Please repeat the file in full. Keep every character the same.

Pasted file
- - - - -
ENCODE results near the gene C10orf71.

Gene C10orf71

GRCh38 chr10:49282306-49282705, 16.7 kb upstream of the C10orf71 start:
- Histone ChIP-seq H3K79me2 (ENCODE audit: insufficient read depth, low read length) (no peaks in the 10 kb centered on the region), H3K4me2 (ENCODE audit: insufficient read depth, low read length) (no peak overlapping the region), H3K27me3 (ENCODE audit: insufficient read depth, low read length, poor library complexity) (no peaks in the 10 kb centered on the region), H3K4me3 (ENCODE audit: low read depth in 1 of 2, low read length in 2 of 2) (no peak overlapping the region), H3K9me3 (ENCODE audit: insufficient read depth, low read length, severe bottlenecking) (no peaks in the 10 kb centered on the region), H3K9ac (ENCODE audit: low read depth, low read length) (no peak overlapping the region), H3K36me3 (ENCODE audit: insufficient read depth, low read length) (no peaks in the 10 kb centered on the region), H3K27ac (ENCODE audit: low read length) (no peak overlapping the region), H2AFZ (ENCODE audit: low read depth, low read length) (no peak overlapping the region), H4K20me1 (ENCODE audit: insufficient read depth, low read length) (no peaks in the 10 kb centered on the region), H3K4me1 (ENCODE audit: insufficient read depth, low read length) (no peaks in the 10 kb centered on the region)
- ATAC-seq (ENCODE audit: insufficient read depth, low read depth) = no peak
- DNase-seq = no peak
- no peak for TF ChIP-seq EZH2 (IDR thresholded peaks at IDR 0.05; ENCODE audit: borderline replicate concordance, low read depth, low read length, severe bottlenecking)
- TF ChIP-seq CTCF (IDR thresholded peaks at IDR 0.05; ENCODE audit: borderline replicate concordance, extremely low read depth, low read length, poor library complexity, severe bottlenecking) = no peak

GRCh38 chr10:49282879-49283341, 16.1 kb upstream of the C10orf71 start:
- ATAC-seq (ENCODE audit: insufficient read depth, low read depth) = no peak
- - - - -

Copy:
ENCODE results near the gene C10orf71.

Gene C10orf71

GRCh38 chr10:49282306-49282705, 16.7 kb upstream of the C10orf71 start:
- Histone ChIP-seq H3K79me2 (ENCODE audit: insufficient read depth, low read length) (no peaks in the 10 kb centered on the region), H3K4me2 (ENCODE audit: insufficient read depth, low read length) (no peak overlapping the region), H3K27me3 (ENCODE audit: insufficient read depth, low read length, poor library complexity) (no peaks in the 10 kb centered on the region), H3K4me3 (ENCODE audit: low read depth in 1 of 2, low read length in 2 of 2) (no peak overlapping the region), H3K9me3 (ENCODE audit: insufficient read depth, low read length, severe bottlenecking) (no peaks in the 10 kb centered on the region), H3K9ac (ENCODE audit: low read depth, low read length) (no peak overlapping the region), H3K36me3 (ENCODE audit: insufficient read depth, low read length) (no peaks in the 10 kb centered on the region), H3K27ac (ENCODE audit: low read length) (no peak overlapping the region), H2AFZ (ENCODE audit: low read depth, low read length) (no peak overlapping the region), H4K20me1 (ENCODE audit: insufficient read depth, low read length) (no peaks in the 10 kb centered on the region), H3K4me1 (ENCODE audit: insufficient read depth, low read length) (no peaks in the 10 kb centered on the region)
- ATAC-seq (ENCODE audit: insufficient read depth, low read depth) = no peak
- DNase-seq = no peak
- no peak for TF ChIP-seq EZH2 (IDR thresholded peaks at IDR 0.05; ENCODE audit: borderline replicate concordance, low read depth, low read length, severe bottlenecking)
- TF ChIP-seq CTCF (IDR thresholded peaks at IDR 0.05; ENCODE audit: borderline replicate concordance, extremely low read depth, low read length, poor library complexity, severe bottlenecking) = no peak

GRCh38 chr10:49282879-49283341, 16.1 kb upstream of the C10orf71 start:
- ATAC-seq (ENCODE audit: insufficient read depth, low read depth) = no peak